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P14 Poor oral health and the association with dietary quality and intake in older people in two studies in the UK and USA
  1. E Kotronia1,
  2. SG Wannamethee2,
  3. H Brown1,
  4. AO Papacosta2,
  5. PH Whincup3,
  6. LT Lennon2,
  7. M Visser4,
  8. YL Kapila5,
  9. RJ Weyant6,
  10. SE Ramsay1
  1. 1Population Health Sciences Institute, Newcastle University, Newcastle Upon Tyne, UK
  2. 2Department of Primary Care and Population Health, University College London, London, UK
  3. 3Population Health Research Institute, St George’s University of London, London, UK
  4. 4Department of Health Sciences, Vrije Universiteit, Amsterdam, The Netherlands
  5. 5Department of Orofacial Sciences, University of California, San Francisco, USA
  6. 6Department of Dental Public Health, University of Pittsburgh, Pittsburgh, USA


Background We investigated the associations of poor oral health with dietary quality and intake in older people. We also examined whether changes in dietary quality can influence the risk of oral health problems.

Methods Data come from the British Regional Heart Study (BRHS) and the Health, Aging and Body Composition (HABC) Study. The BRHS included older men from 24 British towns aged 71–92 years in 2010–12 (n=2,147). The HABC Study, included 3,075 American men and women aged 71–80. In both studies, measures of oral health included tooth loss, periodontal disease, dry mouth, and self-rated oral health. Dietary data included dietary quality (Elderly Dietary Index in the BRHS, and Healthy Eating Score in the HABC Study) and intake (processed meat, calories from fat, protein and fruits and vegetables). Additionally in the BRHS, change in dietary quality was assessed over 10 years from 1998–2000 (age 60–79 years) to 2010–2012 (71–92 years).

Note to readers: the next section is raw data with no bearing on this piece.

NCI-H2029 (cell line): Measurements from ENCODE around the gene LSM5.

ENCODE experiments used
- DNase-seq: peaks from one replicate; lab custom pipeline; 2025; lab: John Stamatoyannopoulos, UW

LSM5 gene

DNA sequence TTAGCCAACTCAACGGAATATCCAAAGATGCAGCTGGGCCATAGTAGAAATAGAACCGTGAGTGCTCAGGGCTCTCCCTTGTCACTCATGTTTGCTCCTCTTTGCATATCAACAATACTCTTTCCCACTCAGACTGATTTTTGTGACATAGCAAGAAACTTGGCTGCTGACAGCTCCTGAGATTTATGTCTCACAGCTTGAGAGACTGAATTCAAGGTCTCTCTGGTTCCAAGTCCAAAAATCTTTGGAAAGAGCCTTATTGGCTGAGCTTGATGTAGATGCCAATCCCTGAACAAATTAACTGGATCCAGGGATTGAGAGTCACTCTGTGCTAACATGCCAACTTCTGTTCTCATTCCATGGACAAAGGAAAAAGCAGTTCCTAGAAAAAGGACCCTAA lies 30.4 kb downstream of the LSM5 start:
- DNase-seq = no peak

Results In the BRHS, tooth loss, fair/poor self-rated oral health and accumulation of oral health problems were associated with poor dietary quality, after adjustment for age, social class, smoking, alcohol, history of cardiovascular disease (CVD) and diabetes, body mass index (BMI) and energy intake. Similar associations were observed for high intake of processed meat. Accumulation of oral health problems and self-rated oral health were associated with being in the top quartile of percentage of calories from saturated fat (fair/poor self-rated oral health, odds ratio (OR)=1.34, 95% CI 1.02–1.77) after adjustment for confounders. In the HABC study, no significant associations were observed between poor oral health and dietary quality after full adjustment. In the fully-adjusted model (age, gender, race, education, smoking, alcohol, history of CVD and diabetes, BMI and energy intake), periodontal disease was associated with the top quartile of percentage of calories from saturated fat (OR=1.48, 95%CI 1.09–2.01). In the BRHS, persistent low dietary quality over 10 years (from age 60–79 to 71–92 years), was associated with higher risk of tooth loss and accumulation of oral health problems at 71–92 years.

Conclusion Older individuals with oral health problems had poorer diets and consumed fewer nutrient-rich foods. Moreover, persistent poor dietary quality in older ages was associated with oral health problems later in life, suggesting bi-directional associations between oral health and dietary intake in older age. Improved management of nutrition and oral health are both important aspects of the health of older populations.

  • oral health
  • dietary quality
  • older

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